|4. Set the driver bias to 50 mA. (Power up the radio, put it in LSB or USB, set the mic gain at minimum, remove the wire from test point 8, insert a milliamp meter in series between the test point (which is positive) and the wire, key the mic, and adjust VR9 until the meter reads 50 mA.)
5. Set the final bias to 100 mA. (Same instructions as in step 4 except the test point is test point 7, and the adjustment is VR8). On some of the newer radios the final bias can’t be set higher than about 50 mA. The reason is that the value of R179 has been increased in order to decrease the effective range of VR8. To solve the problem, replace R179 with a 500 to 1000 ohm resistor. The picture to the left demonstrates the use of the digital multimeter. The black probe is touching the yellow wire to the final, where the red probe is being held on TP7. This is the final bias adjustment – the driver is identical except the wire is violet and the test point is TP8.
6. Now, we are going to make a new test point 7. We will use the old driver/final power leads as well as the test point pins from the donor radio. First, we will remove the leads from the radio, and also the pins. In the first picture on the right, the pin from TP8 has been unsoldered and is in the jaw of the pliers. It, and its companion wire, are shown in the image on the far right. We will solder the pin to the wire, as demonstrated in the pictures below.
|Solder the wire as shown. Place the short part of the pin inside the wire receptacle. Add just enough solder to allow a permanent connection. Let it cool a little, then add a piece of heat shrink tubing over the soldered connection as shown in the below left image. Heat and then it’s ready to go.|
|On the above left image, you can see the heat shrink tube placed over the joint. Once you have applied heat, the joint should look as it does in the above right picture. The other end of this wire will be soldered to the +12v source rail on the underside of the PC board. This rail will have a bunch of open wire positions on it, all in a row. It is located near the MB3756 voltage regulator switch, as shown in the image on the right. You may solder this wire to any one of those holes – that doesn’t matter, but do make sure you get the +12v rail! The rail near it that has a bunch of open connections is neutral (ground) and will result in a radio damaging short circuit if it is soldered here. Double check your placement with the image.|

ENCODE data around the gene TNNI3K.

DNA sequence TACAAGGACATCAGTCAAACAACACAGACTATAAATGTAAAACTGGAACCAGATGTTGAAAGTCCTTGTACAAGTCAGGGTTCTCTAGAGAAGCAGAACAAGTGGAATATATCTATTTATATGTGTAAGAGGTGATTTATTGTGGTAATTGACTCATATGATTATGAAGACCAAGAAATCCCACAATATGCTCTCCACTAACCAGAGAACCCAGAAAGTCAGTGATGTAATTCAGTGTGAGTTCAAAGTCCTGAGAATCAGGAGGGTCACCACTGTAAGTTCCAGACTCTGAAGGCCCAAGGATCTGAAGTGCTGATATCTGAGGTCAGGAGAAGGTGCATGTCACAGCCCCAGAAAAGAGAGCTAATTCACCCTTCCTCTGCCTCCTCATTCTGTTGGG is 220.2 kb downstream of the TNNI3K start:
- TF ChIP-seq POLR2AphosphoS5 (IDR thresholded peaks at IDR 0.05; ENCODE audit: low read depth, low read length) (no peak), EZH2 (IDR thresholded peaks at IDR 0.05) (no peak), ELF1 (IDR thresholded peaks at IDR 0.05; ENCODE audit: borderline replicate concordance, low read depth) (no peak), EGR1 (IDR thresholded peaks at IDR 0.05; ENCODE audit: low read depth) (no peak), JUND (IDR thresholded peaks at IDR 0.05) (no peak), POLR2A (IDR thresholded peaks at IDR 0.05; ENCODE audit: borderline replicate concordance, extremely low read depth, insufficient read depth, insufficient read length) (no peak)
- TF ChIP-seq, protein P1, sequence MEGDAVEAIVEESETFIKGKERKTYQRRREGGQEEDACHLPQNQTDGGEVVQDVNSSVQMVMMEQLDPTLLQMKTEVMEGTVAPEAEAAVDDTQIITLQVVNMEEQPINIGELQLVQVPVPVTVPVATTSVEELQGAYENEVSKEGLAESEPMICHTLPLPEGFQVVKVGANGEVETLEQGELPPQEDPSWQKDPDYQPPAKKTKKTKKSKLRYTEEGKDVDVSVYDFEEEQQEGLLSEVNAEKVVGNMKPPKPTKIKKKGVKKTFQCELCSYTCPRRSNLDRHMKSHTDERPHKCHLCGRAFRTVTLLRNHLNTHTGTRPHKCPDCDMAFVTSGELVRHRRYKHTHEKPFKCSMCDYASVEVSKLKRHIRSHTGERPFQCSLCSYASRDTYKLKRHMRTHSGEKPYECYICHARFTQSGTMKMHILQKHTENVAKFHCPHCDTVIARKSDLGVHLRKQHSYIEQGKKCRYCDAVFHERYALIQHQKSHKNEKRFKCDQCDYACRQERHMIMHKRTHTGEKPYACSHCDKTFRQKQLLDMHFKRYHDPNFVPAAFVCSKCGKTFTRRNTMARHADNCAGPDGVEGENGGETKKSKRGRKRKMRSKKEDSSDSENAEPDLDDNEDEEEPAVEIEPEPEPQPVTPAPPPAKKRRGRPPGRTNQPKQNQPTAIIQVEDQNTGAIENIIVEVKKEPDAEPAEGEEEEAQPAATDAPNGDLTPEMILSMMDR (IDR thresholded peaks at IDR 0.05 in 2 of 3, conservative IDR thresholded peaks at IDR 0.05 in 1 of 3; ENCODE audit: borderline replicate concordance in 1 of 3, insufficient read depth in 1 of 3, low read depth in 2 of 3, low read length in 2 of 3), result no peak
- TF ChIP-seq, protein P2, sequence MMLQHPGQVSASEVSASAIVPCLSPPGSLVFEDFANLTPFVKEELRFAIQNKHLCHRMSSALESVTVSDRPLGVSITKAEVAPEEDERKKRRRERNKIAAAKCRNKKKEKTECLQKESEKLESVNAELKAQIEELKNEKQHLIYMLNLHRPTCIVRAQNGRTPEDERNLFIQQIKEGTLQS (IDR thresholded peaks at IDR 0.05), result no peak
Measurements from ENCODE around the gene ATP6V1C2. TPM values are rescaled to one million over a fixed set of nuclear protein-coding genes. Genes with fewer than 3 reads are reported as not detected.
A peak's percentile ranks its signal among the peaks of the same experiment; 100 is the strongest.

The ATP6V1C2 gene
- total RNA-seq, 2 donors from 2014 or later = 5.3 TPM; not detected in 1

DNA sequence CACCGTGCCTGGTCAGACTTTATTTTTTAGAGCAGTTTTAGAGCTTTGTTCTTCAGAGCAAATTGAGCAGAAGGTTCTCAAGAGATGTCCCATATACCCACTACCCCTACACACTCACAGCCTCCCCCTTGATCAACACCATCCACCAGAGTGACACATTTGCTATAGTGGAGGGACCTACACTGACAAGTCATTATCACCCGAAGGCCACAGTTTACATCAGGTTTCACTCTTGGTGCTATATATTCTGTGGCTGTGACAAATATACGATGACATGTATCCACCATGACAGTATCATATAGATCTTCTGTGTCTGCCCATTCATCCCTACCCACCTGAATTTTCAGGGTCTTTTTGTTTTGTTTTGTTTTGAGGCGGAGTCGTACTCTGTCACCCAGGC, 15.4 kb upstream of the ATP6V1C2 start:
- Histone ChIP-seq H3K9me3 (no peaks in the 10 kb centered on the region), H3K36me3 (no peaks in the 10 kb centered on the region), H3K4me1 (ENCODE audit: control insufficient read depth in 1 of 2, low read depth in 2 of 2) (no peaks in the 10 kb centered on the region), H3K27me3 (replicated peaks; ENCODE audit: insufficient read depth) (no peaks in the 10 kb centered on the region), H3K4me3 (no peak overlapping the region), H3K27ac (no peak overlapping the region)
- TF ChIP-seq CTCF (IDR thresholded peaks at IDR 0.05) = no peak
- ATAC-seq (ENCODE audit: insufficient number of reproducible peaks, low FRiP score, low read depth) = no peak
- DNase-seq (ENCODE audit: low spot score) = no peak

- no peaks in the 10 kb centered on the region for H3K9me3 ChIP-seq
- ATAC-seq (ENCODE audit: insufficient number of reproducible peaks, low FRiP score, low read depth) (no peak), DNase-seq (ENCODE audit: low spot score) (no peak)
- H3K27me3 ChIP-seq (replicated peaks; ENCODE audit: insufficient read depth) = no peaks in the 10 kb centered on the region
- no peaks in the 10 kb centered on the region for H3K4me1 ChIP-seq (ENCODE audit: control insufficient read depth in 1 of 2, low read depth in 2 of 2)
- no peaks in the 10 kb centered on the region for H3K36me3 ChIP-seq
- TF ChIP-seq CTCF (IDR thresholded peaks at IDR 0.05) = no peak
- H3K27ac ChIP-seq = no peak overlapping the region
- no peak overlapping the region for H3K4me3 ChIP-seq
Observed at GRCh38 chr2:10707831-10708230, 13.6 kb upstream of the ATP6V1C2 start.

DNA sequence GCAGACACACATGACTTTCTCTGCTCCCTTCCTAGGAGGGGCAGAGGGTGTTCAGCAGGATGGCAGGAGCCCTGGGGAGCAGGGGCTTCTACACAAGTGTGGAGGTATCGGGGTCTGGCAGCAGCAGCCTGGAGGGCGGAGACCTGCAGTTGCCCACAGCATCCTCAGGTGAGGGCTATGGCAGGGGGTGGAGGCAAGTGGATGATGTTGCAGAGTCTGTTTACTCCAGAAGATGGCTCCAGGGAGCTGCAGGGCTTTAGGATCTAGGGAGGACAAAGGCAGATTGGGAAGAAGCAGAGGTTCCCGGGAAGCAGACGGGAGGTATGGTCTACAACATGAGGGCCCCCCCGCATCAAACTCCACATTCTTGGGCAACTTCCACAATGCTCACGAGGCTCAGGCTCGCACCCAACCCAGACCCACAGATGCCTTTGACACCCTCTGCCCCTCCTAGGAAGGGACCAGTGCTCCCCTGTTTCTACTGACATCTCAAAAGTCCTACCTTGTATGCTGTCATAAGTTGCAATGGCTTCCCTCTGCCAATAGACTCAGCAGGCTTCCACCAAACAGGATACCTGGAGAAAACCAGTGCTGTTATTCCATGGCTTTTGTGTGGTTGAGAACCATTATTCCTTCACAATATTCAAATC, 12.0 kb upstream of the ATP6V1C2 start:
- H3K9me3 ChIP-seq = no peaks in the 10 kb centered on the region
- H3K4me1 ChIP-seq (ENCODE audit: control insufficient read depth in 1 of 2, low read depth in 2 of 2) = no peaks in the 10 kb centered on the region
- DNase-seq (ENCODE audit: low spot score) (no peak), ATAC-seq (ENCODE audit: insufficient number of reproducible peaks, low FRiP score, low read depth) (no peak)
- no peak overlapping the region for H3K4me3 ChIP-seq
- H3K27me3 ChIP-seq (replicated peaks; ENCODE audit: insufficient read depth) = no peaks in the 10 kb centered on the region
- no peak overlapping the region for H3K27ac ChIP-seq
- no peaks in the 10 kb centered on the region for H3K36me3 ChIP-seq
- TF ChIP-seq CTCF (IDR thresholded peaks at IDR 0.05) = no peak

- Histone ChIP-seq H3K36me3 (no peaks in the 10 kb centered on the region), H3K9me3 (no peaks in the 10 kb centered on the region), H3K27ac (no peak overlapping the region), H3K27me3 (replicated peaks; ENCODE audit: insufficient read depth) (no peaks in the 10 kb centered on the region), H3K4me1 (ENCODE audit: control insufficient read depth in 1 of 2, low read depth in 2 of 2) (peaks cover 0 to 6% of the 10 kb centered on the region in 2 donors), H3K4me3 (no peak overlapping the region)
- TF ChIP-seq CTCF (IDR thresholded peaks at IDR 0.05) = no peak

Once you are finished with the above steps, you will be at the point of the image on the left. This is the new TP7. Remove the yellow wire from TP7 on the PC board and relocate it to this new wire. Use a zip tie to hold it against the wiring harness where the original TP wires are located. TP7 on the PC board may be left open (in reality, TP7 and TP8 on the PC board are both electrically connected).
This is the mod that converts the RF final stage to linear in all modes.
7. Power up the radio, put it in the AM mode, key the mic, and set VR10 (AM dead-key power adjustment) for about 1.5 watts.
8. Tune the RF chain coils (L38 and L45 through L48) for maximum peak (modulated) output power in the center of the band (that would be Channel 19 on a stock radio and Channel 40 on one that has the popular expanded frequency range of 26.815 to 28.045). If you have a favorite channel that is more than 30 channels from 19 or 40, do your tuning on that channel.
9. Double check the dead-key power. It should be around 2 watts. If it is higher than 2 watts, use VR10 to cut it back to between 1.5 and 2 watts. Don’t overdo it. Keep in mind that the carrier (aka dead-key) power increases up to 10+ watts with modulation, so there’s absolutely no point in having the dead-key power any higher than is required to reliably key an amplifier. Most amps will key reliably with as little as 1/2 watt of dead-key power.
The following numbers are what you should expect. However, since there is a lot of variation in CB test equipment setups, don’t be alarmed if you don’t see these exact numbers. These numbers are provided as a guideline to make sure you did the mods properly.
The dead-key wattage should be 1.5 to 2 watts. The maximum average power should be 10 to 12 watts. And the maximum peak power should be around 25 watts.
10. Squish, Hammer, Nail, Mallet, Maul!
This page is for informational/educational use only. (c) 2008, 2009 gary at silicon two one two dot org
This page, and all graphics contained herein are copyright 2001-2008, ‘silicon212’. If you want to use an image, please download and place onto your server. Also, you must leave any identifying marks in the image. THANKS GARY from Greg!
Or below if above link broken.